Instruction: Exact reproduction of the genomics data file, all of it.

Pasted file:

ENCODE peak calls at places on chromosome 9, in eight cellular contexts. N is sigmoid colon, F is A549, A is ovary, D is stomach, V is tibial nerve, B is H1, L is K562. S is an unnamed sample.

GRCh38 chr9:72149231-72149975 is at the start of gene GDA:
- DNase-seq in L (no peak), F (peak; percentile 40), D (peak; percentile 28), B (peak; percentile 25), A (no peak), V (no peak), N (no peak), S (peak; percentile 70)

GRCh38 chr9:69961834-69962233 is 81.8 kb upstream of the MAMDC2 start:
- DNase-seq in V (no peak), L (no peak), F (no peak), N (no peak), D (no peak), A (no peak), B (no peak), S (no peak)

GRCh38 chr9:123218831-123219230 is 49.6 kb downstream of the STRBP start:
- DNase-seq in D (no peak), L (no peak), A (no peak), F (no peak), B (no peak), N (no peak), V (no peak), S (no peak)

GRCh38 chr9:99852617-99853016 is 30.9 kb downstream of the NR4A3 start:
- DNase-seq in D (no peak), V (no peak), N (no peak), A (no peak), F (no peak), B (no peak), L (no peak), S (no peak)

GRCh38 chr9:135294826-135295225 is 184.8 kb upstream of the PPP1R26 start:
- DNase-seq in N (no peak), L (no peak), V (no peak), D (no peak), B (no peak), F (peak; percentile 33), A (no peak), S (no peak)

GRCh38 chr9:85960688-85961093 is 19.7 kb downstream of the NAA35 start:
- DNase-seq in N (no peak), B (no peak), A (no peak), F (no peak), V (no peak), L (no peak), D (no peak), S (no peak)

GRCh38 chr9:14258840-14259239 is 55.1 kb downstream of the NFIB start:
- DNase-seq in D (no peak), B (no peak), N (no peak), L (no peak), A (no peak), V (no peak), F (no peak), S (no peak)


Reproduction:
ENCODE peak calls at places on chromosome 9, in eight cellular contexts. N is sigmoid colon, F is A549, A is ovary, D is stomach, V is tibial nerve, B is H1, L is K562. S is an unnamed sample.

GRCh38 chr9:72149231-72149975 is at the start of gene GDA:
- DNase-seq in L (no peak), F (peak; percentile 40), D (peak; percentile 28), B (peak; percentile 25), A (no peak), V (no peak), N (no peak), S (peak; percentile 70)

GRCh38 chr9:69961834-69962233 is 81.8 kb upstream of the MAMDC2 start:
- DNase-seq in V (no peak), L (no peak), F (no peak), N (no peak), D (no peak), A (no peak), B (no peak), S (no peak)

GRCh38 chr9:123218831-123219230 is 49.6 kb downstream of the STRBP start:
- DNase-seq in D (no peak), L (no peak), A (no peak), F (no peak), B (no peak), N (no peak), V (no peak), S (no peak)

GRCh38 chr9:99852617-99853016 is 30.9 kb downstream of the NR4A3 start:
- DNase-seq in D (no peak), V (no peak), N (no peak), A (no peak), F (no peak), B (no peak), L (no peak), S (no peak)

GRCh38 chr9:135294826-135295225 is 184.8 kb upstream of the PPP1R26 start:
- DNase-seq in N (no peak), L (no peak), V (no peak), D (no peak), B (no peak), F (peak; percentile 33), A (no peak), S (no peak)

GRCh38 chr9:85960688-85961093 is 19.7 kb downstream of the NAA35 start:
- DNase-seq in N (no peak), B (no peak), A (no peak), F (no peak), V (no peak), L (no peak), D (no peak), S (no peak)

GRCh38 chr9:14258840-14259239 is 55.1 kb downstream of the NFIB start:
- DNase-seq in D (no peak), B (no peak), N (no peak), L (no peak), A (no peak), V (no peak), F (no peak), S (no peak)